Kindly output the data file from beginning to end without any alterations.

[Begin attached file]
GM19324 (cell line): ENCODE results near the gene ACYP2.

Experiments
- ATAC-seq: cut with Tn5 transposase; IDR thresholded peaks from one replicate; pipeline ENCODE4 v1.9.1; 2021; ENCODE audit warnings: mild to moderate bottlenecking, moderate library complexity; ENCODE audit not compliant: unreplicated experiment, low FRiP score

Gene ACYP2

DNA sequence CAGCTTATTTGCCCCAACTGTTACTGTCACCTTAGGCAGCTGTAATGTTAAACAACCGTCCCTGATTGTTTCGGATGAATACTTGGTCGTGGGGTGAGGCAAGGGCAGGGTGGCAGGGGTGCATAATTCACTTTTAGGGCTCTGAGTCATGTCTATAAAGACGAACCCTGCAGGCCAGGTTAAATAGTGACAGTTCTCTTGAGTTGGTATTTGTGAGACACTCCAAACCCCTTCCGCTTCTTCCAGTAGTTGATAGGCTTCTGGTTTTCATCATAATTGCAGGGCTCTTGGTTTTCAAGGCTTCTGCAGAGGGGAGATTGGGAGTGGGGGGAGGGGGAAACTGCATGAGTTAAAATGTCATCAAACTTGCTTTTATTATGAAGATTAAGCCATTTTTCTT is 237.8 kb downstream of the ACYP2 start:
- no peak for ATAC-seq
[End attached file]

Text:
GM19324 (cell line): ENCODE results near the gene ACYP2.

Experiments
- ATAC-seq: cut with Tn5 transposase; IDR thresholded peaks from one replicate; pipeline ENCODE4 v1.9.1; 2021; ENCODE audit warnings: mild to moderate bottlenecking, moderate library complexity; ENCODE audit not compliant: unreplicated experiment, low FRiP score

Gene ACYP2

DNA sequence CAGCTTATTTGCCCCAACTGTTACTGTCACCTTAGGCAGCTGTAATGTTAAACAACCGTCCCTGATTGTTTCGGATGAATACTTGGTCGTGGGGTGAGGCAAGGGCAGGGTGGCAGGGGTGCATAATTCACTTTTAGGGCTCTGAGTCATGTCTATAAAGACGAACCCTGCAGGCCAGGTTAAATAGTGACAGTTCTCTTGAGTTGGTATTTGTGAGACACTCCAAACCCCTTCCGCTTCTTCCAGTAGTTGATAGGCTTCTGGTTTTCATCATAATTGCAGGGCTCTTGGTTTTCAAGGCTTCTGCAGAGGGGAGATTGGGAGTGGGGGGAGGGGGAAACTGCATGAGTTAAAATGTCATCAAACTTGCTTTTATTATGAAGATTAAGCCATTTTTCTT is 237.8 kb downstream of the ACYP2 start:
- no peak for ATAC-seq